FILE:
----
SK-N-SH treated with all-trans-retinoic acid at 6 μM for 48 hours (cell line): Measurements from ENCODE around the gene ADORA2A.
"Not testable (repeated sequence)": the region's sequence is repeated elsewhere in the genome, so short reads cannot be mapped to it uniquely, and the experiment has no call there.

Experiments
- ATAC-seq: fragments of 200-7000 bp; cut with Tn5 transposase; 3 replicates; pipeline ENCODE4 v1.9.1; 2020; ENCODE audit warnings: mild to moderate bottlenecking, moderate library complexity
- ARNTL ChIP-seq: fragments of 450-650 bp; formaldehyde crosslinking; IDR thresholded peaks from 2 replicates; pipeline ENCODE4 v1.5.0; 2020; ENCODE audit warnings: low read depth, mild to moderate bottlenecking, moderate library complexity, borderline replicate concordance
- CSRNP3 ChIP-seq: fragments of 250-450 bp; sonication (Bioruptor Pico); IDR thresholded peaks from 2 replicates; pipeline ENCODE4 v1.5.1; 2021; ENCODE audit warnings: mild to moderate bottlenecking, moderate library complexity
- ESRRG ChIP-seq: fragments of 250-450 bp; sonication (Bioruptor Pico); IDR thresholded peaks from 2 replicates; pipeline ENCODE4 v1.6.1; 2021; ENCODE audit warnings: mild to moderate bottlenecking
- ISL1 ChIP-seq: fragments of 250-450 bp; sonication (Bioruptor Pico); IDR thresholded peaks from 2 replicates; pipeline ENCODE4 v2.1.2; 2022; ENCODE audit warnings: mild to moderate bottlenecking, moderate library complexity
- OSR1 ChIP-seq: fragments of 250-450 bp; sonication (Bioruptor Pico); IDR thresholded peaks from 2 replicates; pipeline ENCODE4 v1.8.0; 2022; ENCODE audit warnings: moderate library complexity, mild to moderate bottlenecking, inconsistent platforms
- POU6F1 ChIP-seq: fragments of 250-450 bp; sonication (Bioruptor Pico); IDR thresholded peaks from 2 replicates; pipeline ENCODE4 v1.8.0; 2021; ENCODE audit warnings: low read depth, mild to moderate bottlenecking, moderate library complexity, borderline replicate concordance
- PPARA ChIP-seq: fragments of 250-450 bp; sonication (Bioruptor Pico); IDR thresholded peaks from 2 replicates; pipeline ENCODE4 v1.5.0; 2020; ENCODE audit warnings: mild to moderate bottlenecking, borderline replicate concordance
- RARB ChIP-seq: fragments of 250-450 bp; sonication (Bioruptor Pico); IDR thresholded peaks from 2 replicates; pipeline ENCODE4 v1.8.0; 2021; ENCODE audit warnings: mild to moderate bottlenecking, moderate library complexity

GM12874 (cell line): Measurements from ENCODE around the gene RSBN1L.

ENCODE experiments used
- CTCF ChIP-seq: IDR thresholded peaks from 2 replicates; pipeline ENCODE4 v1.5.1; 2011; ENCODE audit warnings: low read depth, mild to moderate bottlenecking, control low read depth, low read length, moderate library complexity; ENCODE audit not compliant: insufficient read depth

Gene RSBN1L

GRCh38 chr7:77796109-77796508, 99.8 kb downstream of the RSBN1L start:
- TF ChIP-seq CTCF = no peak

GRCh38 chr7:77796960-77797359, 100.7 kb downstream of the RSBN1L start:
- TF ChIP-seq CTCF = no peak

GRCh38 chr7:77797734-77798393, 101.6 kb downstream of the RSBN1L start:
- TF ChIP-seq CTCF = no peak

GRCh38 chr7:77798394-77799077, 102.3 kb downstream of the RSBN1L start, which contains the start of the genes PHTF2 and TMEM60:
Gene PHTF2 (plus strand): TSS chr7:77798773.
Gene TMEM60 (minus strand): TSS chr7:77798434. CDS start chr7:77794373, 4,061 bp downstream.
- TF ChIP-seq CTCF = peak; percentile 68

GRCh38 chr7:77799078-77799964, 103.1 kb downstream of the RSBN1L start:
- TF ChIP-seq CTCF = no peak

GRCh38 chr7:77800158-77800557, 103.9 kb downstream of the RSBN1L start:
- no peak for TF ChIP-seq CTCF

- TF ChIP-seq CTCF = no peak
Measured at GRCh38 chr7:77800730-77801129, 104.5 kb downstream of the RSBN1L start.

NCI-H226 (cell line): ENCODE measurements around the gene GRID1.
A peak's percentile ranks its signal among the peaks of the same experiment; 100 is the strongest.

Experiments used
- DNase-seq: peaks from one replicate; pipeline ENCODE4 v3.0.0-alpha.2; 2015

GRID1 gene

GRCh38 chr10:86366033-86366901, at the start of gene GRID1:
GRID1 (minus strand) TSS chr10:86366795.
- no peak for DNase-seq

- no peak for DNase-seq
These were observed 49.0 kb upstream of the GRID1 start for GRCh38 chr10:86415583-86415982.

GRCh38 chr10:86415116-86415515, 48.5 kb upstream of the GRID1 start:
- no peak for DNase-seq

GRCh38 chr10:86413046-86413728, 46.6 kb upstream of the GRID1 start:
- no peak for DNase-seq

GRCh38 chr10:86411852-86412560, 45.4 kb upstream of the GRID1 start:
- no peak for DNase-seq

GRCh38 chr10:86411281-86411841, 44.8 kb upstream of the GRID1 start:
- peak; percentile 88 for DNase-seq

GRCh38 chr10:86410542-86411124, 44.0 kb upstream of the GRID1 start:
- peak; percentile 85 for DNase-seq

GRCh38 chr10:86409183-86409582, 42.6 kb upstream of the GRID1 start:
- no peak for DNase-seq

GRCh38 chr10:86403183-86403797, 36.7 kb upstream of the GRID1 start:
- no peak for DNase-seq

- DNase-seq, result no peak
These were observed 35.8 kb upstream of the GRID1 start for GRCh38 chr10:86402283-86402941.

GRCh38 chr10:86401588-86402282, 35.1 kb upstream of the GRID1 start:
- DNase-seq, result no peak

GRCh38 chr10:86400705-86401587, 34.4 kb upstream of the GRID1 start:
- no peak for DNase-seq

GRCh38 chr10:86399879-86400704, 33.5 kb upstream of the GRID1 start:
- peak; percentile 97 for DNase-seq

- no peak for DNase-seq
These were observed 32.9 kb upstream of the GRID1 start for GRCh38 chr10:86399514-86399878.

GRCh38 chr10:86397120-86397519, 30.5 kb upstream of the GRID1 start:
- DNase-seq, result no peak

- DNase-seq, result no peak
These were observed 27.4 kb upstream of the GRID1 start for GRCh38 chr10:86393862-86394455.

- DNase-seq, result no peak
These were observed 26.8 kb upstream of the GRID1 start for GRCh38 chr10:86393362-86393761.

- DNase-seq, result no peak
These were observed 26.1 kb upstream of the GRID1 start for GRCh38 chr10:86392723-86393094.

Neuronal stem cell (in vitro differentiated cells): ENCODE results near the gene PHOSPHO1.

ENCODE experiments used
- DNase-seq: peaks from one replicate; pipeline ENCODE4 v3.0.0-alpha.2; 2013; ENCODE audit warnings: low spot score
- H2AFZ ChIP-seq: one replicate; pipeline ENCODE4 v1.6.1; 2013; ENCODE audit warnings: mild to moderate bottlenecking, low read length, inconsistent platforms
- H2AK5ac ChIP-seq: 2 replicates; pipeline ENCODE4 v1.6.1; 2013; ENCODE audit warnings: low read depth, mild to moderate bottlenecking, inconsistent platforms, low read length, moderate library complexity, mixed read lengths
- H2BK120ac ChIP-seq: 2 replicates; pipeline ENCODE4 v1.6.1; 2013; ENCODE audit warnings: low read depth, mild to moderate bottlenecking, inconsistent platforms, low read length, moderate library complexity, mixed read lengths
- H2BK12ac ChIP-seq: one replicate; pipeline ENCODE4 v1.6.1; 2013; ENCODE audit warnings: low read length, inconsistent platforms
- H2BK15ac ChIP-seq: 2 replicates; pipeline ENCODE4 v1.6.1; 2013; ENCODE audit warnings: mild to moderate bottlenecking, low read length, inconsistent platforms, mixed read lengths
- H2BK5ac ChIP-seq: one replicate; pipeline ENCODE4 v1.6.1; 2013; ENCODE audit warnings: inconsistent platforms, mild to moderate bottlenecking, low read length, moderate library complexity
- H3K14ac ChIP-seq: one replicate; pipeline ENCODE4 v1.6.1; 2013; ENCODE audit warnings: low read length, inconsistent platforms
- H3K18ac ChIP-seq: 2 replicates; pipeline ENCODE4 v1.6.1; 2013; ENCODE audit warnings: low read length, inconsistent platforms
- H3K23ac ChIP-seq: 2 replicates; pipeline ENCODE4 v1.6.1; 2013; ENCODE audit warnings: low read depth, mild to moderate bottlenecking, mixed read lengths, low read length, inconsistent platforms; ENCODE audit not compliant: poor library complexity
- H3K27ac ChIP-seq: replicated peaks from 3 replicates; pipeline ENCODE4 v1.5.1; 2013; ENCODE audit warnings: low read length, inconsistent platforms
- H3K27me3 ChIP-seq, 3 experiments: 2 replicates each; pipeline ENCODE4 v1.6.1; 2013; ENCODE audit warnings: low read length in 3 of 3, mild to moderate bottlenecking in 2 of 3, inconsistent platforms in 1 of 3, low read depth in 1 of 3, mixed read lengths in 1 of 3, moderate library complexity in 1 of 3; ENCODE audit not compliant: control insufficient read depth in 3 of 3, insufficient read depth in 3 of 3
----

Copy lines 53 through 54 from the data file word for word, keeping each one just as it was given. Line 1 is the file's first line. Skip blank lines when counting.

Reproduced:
GRCh38 chr10:86409183-86409582, 42.6 kb upstream of the GRID1 start:
- no peak for DNase-seq